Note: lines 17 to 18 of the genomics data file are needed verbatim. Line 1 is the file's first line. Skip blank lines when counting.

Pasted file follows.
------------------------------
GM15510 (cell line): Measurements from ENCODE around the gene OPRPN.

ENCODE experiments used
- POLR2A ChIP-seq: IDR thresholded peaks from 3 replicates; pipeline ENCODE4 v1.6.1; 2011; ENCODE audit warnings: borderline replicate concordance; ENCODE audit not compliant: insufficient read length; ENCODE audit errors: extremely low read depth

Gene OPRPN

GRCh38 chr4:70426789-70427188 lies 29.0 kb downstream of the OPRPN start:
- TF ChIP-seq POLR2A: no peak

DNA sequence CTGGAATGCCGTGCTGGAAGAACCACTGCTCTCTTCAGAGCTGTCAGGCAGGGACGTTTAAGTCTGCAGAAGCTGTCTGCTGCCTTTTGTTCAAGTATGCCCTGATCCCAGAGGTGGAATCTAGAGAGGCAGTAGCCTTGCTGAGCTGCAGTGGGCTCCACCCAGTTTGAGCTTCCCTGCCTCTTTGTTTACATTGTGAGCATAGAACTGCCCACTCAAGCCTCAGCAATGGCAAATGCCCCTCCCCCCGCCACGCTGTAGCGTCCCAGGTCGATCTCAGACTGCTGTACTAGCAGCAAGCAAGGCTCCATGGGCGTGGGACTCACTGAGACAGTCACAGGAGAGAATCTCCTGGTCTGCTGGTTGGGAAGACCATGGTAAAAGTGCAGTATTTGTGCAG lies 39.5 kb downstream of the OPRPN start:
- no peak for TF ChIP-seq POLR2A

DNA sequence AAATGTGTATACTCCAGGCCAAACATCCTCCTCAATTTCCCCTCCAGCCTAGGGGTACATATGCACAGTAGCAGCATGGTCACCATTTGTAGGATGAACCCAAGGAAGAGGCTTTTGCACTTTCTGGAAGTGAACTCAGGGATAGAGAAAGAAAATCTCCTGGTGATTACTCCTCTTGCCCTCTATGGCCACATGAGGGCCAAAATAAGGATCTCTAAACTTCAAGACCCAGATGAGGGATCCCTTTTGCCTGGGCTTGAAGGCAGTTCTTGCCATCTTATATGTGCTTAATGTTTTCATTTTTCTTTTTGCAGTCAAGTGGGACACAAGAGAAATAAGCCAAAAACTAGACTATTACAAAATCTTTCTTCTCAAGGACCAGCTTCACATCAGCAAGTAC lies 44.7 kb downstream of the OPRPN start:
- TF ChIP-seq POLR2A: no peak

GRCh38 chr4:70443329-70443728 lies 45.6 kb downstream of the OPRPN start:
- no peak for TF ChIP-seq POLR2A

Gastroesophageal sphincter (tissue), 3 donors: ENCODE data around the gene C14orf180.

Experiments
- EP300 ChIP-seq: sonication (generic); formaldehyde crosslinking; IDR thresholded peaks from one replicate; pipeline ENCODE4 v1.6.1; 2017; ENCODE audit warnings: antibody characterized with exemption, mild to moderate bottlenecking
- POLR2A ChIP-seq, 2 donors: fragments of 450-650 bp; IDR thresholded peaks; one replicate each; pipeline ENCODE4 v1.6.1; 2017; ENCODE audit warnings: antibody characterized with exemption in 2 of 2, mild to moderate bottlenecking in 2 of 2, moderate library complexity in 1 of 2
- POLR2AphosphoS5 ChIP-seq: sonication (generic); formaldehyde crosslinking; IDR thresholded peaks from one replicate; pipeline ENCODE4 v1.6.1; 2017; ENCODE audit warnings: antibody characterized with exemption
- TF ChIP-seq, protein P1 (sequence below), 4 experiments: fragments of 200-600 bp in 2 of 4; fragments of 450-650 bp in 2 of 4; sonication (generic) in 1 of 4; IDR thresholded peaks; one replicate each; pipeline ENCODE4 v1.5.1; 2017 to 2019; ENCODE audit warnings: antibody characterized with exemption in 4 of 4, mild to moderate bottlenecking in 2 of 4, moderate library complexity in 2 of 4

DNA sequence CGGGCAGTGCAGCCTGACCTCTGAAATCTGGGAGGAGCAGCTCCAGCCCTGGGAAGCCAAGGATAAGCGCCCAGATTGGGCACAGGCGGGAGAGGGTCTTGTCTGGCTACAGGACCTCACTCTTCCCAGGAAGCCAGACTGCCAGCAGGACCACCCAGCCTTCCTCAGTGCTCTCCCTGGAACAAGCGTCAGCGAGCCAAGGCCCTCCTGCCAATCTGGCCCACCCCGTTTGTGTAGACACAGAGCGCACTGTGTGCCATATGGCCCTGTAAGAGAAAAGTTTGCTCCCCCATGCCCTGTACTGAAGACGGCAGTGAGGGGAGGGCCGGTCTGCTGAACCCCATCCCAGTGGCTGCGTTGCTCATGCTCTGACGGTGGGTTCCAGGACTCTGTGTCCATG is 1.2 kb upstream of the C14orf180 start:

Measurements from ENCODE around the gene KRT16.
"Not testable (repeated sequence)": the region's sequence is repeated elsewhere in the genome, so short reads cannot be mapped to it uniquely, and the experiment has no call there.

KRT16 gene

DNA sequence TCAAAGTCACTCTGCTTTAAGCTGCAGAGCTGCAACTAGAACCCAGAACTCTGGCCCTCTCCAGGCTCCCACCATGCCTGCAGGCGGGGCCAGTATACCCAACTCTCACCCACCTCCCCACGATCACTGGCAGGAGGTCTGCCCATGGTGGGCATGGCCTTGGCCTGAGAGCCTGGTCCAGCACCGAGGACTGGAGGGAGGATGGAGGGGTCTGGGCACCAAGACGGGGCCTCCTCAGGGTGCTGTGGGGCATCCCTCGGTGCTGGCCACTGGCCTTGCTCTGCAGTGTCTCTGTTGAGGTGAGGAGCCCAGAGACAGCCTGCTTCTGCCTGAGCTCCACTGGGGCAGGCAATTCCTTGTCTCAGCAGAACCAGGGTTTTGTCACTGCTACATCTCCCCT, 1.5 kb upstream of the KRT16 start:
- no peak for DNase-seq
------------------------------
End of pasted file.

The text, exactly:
- POLR2AphosphoS5 ChIP-seq: sonication (generic); formaldehyde crosslinking; IDR thresholded peaks from one replicate; pipeline ENCODE4 v1.6.1; 2017; ENCODE audit warnings: antibody characterized with exemption
- TF ChIP-seq, protein P1 (sequence below), 4 experiments: fragments of 200-600 bp in 2 of 4; fragments of 450-650 bp in 2 of 4; sonication (generic) in 1 of 4; IDR thresholded peaks; one replicate each; pipeline ENCODE4 v1.5.1; 2017 to 2019; ENCODE audit warnings: antibody characterized with exemption in 4 of 4, mild to moderate bottlenecking in 2 of 4, moderate library complexity in 2 of 4